Originality/value

Whilst social trends indicate that the composition of the family will continue to change, little research has been conducted on the impact of changing family structures on consumption behaviour.

Details

Journal of Consumer Marketing, vol. 25 no. 1
Type: Research Article
ISSN: 0736-3761

Keywords

Content available
Article
Publication date: 7 August 2018

Lucia Cicero and Linda Osti

Downloads
249

Abstract

Details

Young Consumers, vol. 19 no. 2
Type: Research Article
ISSN: 1747-3616

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Article
Publication date: 11 July 2018

Jenna Drenten

Surprise family vacations have become increasingly prevalent in today’s digitally mediated consumer culture. Drawing on a performance-based view of tourism, this paper…

Abstract

Purpose

Surprise family vacations have become increasingly prevalent in today’s digitally mediated consumer culture. Drawing on a performance-based view of tourism, this paper aims to explore the performance practices and embodied experiences by which young consumers are the recipients of last-minute surprise vacations.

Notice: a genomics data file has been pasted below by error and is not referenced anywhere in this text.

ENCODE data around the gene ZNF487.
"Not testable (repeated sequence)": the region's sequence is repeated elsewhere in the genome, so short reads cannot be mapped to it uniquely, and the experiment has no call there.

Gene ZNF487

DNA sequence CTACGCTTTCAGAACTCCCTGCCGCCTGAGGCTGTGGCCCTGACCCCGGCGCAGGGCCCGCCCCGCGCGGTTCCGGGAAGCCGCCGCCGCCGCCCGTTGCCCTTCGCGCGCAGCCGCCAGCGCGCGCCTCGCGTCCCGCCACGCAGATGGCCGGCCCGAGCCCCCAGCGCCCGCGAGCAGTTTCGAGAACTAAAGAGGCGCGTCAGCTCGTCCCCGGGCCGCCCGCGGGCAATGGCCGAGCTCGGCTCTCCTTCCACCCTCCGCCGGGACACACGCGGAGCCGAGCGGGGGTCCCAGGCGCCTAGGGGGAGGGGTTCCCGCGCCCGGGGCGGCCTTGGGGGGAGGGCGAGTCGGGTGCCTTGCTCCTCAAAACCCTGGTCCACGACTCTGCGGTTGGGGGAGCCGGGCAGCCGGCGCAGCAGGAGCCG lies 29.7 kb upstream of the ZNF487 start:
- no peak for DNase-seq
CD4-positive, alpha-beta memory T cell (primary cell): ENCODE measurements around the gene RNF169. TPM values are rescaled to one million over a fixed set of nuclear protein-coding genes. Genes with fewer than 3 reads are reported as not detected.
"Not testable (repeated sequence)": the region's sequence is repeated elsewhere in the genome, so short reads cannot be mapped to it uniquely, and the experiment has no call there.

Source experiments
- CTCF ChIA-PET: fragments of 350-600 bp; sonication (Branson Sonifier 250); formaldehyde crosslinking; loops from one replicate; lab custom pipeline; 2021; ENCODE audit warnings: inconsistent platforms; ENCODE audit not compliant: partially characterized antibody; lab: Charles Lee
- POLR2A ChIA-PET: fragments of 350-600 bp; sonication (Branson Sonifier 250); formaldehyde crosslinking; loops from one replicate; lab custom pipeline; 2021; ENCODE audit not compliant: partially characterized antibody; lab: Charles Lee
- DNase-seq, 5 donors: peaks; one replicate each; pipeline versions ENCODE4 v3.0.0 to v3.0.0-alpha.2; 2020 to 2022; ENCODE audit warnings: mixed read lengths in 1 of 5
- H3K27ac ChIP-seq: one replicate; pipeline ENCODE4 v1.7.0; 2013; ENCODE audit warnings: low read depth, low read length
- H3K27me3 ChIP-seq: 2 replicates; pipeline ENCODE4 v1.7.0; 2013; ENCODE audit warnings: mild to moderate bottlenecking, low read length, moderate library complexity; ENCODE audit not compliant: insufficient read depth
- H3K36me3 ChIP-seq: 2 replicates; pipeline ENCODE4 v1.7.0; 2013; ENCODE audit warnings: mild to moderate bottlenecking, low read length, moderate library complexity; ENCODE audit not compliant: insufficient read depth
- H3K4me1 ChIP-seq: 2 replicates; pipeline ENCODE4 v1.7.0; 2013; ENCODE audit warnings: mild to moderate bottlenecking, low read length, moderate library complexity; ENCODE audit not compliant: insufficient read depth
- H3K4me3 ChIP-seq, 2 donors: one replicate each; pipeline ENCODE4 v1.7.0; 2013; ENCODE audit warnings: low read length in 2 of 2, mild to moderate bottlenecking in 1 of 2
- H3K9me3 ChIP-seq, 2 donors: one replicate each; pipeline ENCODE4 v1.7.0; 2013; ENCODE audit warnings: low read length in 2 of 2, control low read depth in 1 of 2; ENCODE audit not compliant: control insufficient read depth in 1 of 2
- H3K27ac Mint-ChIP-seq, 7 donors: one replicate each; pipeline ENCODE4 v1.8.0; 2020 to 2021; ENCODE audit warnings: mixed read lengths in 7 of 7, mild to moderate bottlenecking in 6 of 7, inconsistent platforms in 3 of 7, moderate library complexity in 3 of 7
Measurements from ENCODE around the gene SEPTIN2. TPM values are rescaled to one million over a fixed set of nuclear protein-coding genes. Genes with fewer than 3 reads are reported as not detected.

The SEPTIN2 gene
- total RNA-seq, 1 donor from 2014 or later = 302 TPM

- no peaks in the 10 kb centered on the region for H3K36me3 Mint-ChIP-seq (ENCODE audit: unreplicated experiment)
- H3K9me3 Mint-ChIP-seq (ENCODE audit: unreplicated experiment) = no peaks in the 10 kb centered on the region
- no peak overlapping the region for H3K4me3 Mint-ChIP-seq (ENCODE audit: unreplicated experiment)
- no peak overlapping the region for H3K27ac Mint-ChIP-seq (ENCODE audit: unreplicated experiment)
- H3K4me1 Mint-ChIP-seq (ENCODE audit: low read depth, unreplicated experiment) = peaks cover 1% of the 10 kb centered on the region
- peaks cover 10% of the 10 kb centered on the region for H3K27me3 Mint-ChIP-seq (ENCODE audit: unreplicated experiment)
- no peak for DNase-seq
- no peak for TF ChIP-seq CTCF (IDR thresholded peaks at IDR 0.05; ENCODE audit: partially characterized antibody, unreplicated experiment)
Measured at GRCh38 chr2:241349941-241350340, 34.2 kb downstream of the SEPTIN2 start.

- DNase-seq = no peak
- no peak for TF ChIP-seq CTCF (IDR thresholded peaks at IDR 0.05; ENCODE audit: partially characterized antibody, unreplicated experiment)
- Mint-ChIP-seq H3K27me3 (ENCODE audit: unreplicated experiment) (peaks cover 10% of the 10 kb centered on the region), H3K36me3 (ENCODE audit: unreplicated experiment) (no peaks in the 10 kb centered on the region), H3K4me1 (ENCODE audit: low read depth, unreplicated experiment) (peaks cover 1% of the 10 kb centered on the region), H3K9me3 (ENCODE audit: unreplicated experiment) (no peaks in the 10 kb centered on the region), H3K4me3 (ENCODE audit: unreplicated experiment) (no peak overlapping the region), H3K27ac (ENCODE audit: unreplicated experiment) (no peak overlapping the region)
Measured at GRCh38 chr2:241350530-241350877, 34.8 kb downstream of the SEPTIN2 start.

Design/methodology/approach

YouTube offers a space for examining surprise family vacations, as captured in real time by consumers. The visual elements and verbal discourses of 139 surprise family vacation reveal videos were analyzed using a hermeneutical approach.

Findings

Findings suggest that surprise family vacations are characterized by three performance practices in which embodied tensions arise between normative expectations and unanticipated experiences: executing the reveal (scripted act versus improvised act), announcing the destination (absolute ideal versus relative ideal) and reacting to the surprise (initial acceptance versus initial rejection).